Tuesday, November 1, 2011

Dante Gabriel Rossetti - Study of Jane Morris asleep in an upholstered armchair

Price Realized

Study of Jane Morris asleep in an upholstered armchair
inscribed 'DEFENCE OF GUENEVERE' (centre, on the book in her lap)
pencil, on blue paper
12½ x 10 3/8 in. (31.7 x 26.3 cm.)

Rossetti studio sale; Christie's, London, 12 May 1883, lot 146, where purchased by William Michael Rossetti for 3 guineas and by descent in his family to the present owner.

R. Glynn Grylls, Portraits of Rossetti, London, 1964, illustrated facing p. 160.
Surtees, 1971, vol. 1, p. 178, no. 388.

The book the sitter has been reading is William Morris's first volume of poetry, The Defence of Guenevere, published in 1858. There is a touch of intentional humour in the suggestion that she has found it so soporific. By the late 1860s, when the drawing was probably made, Rossetti was deeply in love with Jane Morris, and her husband was often the victim of his barbed humour. A group of caricatures from this period in which Rossetti openly pokes fun at him is in the British Museum (see J. A. Gere, Pre-Raphaelite Drawings in the British Museum, London, 1994, pp. 46-55, nos. 25-28, 31-32, all illustrated).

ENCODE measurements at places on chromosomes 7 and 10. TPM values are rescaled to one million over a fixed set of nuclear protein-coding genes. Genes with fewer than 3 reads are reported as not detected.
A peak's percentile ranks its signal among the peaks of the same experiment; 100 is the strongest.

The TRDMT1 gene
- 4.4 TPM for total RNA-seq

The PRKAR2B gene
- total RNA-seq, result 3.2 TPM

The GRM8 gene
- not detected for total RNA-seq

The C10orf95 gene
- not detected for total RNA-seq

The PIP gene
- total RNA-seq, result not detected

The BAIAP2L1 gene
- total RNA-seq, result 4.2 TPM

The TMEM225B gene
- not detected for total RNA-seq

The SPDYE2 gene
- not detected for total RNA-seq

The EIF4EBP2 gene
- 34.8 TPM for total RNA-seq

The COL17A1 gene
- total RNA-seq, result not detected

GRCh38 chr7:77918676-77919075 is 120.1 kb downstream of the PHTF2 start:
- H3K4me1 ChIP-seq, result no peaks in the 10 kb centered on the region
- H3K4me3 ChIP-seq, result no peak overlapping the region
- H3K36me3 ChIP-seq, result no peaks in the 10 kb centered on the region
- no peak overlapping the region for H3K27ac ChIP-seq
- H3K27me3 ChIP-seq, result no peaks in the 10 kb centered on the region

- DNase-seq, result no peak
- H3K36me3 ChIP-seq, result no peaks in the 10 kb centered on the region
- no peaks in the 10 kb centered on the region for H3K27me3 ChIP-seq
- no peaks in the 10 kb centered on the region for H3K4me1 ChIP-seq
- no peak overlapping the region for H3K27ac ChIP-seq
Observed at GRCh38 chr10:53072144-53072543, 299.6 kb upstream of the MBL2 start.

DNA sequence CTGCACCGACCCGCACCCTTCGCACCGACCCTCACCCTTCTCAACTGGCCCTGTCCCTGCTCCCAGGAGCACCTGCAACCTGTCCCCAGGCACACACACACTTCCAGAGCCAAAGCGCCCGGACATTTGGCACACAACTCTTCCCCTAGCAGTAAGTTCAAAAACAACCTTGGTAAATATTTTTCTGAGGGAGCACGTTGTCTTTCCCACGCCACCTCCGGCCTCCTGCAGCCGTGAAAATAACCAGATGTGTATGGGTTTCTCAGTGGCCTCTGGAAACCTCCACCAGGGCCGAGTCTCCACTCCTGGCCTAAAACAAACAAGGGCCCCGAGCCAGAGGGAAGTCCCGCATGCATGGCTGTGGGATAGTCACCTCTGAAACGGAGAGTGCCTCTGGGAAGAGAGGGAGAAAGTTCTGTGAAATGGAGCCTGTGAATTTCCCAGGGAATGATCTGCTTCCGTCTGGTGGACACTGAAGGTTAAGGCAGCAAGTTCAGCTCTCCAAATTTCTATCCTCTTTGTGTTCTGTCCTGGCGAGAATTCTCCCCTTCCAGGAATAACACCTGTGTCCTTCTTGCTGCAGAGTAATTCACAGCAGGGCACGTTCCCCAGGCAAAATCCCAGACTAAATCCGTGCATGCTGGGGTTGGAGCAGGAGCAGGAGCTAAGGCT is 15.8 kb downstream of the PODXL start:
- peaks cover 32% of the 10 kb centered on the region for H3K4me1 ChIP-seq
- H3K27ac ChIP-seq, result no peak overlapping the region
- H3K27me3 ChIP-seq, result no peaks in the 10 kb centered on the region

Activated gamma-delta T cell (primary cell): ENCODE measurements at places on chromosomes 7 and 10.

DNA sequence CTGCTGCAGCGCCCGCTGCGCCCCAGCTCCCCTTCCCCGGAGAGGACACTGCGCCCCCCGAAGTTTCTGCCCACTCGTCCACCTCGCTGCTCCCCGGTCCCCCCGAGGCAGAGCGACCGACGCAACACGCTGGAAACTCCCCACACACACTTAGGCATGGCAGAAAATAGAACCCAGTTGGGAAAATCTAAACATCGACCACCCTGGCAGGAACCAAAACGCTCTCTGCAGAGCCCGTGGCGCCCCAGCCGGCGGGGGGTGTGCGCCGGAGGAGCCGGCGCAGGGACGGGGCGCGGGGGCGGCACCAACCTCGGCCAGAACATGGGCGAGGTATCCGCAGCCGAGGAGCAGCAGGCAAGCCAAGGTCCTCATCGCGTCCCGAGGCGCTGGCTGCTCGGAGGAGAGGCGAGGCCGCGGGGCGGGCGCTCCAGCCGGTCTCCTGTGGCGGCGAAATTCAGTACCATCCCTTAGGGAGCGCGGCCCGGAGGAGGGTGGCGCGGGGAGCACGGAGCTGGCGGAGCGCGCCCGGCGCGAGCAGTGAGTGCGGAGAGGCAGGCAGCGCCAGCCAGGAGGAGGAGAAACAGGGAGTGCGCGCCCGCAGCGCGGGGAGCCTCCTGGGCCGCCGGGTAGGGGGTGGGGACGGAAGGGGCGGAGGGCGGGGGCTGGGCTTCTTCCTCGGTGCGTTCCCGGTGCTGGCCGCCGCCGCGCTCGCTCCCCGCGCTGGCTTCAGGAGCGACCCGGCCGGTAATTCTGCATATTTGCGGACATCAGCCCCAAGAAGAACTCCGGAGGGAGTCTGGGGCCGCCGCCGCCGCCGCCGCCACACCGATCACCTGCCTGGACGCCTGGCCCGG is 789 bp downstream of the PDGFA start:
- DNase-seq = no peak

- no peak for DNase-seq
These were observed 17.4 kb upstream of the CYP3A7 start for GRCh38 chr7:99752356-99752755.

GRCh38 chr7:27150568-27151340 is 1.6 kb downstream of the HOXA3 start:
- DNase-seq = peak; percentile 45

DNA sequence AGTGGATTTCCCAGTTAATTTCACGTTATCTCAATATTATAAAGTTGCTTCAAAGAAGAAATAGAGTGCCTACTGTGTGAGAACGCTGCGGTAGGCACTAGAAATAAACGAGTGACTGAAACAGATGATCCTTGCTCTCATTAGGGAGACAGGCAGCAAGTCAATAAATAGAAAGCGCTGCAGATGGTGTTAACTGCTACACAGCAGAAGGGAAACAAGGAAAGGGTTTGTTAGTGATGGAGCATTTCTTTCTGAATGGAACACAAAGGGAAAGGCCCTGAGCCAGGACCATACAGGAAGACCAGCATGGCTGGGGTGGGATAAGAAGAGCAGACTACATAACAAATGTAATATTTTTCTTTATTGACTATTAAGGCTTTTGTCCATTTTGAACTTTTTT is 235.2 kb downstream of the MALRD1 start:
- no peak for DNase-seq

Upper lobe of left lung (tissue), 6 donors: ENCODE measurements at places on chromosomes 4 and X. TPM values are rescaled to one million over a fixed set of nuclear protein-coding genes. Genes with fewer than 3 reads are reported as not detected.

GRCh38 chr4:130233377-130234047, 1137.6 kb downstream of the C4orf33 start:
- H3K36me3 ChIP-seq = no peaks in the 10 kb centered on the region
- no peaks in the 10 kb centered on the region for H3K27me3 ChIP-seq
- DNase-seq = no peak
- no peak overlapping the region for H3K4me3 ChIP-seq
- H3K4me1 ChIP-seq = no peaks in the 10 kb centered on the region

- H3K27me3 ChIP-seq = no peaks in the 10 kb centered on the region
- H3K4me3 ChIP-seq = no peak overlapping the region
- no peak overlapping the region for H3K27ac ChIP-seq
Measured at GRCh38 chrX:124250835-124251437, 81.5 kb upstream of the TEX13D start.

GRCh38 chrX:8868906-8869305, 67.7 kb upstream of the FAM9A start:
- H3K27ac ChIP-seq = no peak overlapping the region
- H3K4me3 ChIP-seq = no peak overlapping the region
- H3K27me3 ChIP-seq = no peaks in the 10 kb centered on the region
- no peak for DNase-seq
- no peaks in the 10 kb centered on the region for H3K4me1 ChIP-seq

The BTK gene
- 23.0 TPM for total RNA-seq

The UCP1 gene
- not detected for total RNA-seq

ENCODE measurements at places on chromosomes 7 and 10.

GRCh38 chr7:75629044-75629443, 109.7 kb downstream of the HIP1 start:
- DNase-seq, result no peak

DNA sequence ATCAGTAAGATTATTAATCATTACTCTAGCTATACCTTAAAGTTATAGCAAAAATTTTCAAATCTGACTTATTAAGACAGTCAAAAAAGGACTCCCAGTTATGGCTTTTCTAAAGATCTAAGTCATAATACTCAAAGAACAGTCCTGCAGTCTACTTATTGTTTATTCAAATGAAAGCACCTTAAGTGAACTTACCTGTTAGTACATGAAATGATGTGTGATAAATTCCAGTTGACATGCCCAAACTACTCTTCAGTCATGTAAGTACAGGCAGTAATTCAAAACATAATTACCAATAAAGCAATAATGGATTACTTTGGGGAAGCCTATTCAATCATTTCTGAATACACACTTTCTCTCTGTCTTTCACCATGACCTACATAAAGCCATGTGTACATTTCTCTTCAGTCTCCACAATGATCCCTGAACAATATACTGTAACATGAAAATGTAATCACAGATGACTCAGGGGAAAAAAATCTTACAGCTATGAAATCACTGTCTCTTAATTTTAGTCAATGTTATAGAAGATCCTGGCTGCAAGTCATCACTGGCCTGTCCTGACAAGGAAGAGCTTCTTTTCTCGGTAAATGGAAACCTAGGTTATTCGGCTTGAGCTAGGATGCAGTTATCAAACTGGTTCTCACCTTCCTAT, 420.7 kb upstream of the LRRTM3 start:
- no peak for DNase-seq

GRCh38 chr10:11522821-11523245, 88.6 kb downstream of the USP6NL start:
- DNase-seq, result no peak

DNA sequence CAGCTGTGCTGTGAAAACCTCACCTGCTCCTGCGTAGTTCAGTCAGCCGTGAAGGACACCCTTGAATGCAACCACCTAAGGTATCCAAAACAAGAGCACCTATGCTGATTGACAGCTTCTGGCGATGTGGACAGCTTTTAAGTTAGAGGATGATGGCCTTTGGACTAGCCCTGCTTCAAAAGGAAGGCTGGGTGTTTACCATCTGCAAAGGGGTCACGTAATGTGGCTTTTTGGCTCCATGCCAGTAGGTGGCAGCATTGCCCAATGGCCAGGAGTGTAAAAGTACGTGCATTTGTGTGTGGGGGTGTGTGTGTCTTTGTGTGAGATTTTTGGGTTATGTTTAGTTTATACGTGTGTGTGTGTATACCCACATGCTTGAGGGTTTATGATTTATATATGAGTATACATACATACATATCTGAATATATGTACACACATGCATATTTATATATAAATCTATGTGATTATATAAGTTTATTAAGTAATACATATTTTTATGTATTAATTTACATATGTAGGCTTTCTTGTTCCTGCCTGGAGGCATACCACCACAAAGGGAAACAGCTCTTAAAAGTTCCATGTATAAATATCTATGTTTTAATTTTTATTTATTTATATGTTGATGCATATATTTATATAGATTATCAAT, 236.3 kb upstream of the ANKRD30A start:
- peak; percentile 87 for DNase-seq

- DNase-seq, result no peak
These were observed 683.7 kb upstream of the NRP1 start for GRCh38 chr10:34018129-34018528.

According to Virginia Surtees (loc. cit.), the present drawing was formerly inscribed by William Michael Rossetti 'By Dante G. Rossetti of Mrs Willam Morris towards 1870' (on a previous label attached to the backboard).


Hels said...

I wonder if the PRB would have gone on, ever more strongly, if it wasn't for the inappropriate love affairs. I realise the young men had different art priorities and different career expectations, but lusting after a fellow's wife could not have helped group unity.

Hermes said...

I think of them like say the Beatles, they all had separate agendas that emerged as they got older. They certainly had complicated love lives. But fundamentally I think they were all so different.